How much energy do you put into thinking—or even worrying—about what others think of you? The degree to which we allow others to define us can be a serious obstacle toward developing and maintaining a healthy self-perception.
Most of us have a pretty good idea of who we are, or at least believe ourselves to be. That idea is informed by things like our racial and ethnic history, our religious and spiritual upbringing, our various social roles and our sense of personal value and self-worth. How all that is reflected back to us by our relationships, community and environment also helps scribe our self-definition.
But when the balance between self-perception and reflected self-perception shifts more toward the reflected—in other words we rely more on what others think of us than what we think of ourselves—we start down a road that can lead us anywhere from fleeting self-consciousness to paralyzing anxiety. This kind of emotional disruption is different from more general social anxiety in that it’s not situational or transactional—it’s internal. It is part of a story we tell ourselves that likely has no real basis in reality.
The more we allow others to dictate our self-perception, the more power we give away and the less dimensional we become. For example, it’s not uncommon for us to hesitate around a decision like a job change or a particular purchase if a friend or sibling doesn’t think it’s in our best interest. But should healthy reconsideration give over to self-doubt because of our concerns about what someone else will think about our decision—and us, by association—rather than some legitimate, pragmatic concern, we are allowing the other person to undermine our sense of self and sense of place, dictating our overall self-perception in the process.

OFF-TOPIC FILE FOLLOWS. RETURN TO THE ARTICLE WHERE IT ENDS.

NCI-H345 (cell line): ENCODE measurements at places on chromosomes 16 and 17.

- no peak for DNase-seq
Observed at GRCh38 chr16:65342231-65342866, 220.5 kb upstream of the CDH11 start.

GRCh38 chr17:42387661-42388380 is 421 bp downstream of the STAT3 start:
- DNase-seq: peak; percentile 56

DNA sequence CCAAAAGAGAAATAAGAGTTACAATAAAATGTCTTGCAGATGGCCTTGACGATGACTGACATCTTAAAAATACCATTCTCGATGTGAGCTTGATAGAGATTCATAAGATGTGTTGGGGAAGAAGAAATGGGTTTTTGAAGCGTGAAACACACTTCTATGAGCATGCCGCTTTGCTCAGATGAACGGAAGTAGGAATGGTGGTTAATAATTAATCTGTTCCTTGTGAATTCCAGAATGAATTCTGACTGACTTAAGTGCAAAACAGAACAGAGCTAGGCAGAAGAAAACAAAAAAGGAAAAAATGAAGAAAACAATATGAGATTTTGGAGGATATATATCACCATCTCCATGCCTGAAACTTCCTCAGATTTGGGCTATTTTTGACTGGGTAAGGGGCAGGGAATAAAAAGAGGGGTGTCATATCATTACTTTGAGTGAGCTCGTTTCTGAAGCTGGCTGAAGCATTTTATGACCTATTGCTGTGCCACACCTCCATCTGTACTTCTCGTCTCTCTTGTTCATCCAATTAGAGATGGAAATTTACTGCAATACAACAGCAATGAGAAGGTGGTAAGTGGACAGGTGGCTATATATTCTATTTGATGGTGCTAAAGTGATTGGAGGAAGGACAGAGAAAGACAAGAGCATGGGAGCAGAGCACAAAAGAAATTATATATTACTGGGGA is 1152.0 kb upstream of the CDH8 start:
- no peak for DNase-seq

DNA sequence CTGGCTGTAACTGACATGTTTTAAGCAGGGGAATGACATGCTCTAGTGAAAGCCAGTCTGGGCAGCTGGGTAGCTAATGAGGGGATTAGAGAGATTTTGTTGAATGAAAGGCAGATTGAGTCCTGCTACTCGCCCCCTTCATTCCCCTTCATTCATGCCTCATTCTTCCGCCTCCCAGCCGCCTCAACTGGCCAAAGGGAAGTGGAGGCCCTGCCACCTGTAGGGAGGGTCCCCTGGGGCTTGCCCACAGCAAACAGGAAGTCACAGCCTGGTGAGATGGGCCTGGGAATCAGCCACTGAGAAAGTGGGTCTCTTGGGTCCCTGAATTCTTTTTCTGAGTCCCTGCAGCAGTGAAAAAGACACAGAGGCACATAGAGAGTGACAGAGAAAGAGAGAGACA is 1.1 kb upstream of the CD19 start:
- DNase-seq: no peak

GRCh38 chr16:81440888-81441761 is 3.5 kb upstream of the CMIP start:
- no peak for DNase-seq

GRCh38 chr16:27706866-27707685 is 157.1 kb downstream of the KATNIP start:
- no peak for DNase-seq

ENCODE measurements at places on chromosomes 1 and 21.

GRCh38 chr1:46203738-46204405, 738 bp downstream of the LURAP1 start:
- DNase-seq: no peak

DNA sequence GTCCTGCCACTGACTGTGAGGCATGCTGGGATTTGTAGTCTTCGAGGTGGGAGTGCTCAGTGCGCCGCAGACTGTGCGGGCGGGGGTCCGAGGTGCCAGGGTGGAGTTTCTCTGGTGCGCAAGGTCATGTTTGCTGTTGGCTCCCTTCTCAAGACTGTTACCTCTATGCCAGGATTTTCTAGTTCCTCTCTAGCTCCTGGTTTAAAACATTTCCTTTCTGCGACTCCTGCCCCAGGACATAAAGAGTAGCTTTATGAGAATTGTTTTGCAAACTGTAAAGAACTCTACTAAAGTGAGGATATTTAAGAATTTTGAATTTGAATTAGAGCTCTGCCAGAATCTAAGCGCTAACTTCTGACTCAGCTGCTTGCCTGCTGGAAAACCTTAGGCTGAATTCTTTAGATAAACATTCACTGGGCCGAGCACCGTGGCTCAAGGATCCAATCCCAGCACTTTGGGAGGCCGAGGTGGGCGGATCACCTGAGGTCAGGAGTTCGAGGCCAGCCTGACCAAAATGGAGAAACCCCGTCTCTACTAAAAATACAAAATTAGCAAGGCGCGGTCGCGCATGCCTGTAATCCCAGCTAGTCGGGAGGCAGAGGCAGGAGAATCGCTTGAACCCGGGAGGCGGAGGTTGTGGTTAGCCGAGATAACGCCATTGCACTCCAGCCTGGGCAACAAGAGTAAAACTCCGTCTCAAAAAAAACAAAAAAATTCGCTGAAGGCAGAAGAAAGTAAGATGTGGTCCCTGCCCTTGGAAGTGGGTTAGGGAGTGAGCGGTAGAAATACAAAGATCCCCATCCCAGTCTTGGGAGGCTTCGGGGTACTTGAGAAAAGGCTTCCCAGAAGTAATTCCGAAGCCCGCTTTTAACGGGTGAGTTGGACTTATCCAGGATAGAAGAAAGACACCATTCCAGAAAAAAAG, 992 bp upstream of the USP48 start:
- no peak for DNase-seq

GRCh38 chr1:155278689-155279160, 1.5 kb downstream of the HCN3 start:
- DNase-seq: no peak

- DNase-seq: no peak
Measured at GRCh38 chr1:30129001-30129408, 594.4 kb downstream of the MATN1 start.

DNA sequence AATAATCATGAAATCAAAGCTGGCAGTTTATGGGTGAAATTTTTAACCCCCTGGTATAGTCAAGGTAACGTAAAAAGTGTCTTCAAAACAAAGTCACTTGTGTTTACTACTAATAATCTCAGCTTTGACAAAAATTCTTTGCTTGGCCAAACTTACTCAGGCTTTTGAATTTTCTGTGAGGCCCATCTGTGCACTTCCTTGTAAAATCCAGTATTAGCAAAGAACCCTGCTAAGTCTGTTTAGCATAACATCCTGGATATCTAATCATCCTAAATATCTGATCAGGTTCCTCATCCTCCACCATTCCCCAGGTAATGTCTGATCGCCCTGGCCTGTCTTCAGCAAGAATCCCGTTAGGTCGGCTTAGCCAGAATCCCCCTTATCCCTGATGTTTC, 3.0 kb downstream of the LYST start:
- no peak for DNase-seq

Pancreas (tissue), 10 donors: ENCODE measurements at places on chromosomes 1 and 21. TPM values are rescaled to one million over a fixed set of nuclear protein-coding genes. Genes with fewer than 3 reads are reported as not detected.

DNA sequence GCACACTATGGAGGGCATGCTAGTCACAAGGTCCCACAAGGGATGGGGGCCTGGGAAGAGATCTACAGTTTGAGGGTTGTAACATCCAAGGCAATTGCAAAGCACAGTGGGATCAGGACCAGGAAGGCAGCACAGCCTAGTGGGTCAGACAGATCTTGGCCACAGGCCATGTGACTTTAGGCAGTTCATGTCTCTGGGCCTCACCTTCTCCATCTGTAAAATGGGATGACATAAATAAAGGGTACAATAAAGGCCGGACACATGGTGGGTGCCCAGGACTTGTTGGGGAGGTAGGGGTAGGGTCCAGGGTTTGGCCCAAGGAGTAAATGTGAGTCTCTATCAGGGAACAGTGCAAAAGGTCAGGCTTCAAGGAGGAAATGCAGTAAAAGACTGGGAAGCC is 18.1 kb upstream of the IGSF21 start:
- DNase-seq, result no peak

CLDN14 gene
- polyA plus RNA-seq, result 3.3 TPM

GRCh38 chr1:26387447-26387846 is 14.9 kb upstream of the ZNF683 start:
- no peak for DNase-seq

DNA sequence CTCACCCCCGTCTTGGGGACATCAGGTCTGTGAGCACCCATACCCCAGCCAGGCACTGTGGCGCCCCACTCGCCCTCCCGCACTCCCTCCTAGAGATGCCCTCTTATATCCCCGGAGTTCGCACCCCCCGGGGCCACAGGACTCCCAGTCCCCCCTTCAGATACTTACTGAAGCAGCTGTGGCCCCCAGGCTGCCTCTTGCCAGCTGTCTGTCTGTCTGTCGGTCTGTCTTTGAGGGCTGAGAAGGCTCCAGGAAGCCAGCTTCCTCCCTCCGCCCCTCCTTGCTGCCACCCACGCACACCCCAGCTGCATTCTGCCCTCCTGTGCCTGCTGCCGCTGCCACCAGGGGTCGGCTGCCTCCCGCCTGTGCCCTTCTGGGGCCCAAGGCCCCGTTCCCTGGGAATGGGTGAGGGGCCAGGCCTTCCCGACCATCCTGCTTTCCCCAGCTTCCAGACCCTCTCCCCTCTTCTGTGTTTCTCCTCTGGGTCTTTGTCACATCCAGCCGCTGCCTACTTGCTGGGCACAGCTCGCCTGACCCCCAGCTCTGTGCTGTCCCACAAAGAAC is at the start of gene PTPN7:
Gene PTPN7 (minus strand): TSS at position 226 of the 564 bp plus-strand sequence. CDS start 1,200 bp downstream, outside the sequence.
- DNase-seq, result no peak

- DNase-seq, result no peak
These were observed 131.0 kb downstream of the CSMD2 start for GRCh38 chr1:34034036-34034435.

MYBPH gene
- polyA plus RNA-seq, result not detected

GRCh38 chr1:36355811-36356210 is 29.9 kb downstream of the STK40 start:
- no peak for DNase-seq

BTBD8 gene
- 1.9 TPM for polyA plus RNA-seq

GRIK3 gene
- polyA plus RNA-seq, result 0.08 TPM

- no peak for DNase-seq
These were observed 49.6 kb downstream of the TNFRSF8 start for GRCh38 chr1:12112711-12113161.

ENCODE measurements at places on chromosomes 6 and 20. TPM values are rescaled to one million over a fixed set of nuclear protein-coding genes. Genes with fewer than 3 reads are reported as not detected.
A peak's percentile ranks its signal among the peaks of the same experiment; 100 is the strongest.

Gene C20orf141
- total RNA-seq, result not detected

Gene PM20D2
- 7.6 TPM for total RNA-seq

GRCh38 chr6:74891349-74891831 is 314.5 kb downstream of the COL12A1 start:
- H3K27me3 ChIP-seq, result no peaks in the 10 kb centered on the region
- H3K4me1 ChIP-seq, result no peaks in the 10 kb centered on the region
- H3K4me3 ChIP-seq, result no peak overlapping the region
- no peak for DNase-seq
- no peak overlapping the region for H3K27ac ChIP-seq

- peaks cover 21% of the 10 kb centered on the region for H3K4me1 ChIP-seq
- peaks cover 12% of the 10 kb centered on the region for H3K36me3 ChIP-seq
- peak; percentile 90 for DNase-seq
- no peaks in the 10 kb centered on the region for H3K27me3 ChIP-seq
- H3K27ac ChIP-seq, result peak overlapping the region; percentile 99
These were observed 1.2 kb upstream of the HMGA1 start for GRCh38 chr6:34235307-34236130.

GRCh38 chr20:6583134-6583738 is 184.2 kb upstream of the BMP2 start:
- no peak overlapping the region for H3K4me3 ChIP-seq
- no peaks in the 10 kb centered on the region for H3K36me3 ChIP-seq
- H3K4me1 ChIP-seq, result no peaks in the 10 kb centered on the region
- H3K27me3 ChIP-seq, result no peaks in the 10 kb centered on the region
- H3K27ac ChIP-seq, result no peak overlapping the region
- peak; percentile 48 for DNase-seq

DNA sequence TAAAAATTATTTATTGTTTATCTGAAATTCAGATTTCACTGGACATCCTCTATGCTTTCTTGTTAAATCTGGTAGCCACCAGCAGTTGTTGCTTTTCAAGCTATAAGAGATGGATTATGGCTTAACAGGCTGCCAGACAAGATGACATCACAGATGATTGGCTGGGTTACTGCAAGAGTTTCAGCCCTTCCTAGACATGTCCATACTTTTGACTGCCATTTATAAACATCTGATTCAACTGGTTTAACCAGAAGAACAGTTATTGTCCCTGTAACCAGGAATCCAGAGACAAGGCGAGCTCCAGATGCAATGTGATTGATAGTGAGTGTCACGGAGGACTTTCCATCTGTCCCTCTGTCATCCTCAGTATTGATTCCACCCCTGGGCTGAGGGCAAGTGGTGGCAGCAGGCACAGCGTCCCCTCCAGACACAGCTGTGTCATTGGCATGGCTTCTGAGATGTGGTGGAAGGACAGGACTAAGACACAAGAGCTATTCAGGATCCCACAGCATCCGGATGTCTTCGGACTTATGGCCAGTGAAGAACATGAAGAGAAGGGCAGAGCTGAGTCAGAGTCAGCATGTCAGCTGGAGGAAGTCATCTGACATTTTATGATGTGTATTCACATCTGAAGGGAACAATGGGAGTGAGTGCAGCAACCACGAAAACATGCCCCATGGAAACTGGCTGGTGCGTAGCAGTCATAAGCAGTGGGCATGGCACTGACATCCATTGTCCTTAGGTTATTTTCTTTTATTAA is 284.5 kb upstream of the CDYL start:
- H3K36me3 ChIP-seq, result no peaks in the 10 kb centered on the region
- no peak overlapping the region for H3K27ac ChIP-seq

In the extreme, giving ourselves away in this fashion can even begin to chip away at our ego integrity. That level of extremity and dysfunction is often reflected in dynamics like codependence and boundary issues.
The key to maintaining the balance between self-perception and reflected self-perception is actually pretty simple. Don’t take it personally. Accepting the idea that everyone has an opinion—and, in general, people feel their opinion is more right than wrong—but that opinion is theirs and something that might inform, but should not impinge upon our life can provide us with an astonishing freedom.
Once we release our attachment to the tyranny of others’ opinions, we find that many of our self-created obstacles lose their charge. The more evidence we gather in service of revealing to ourselves our basic goodness, the stronger we become in ourselves and the richer our lives become, in turn.
© 2012 Michael J. Formica, All Rights Reserved
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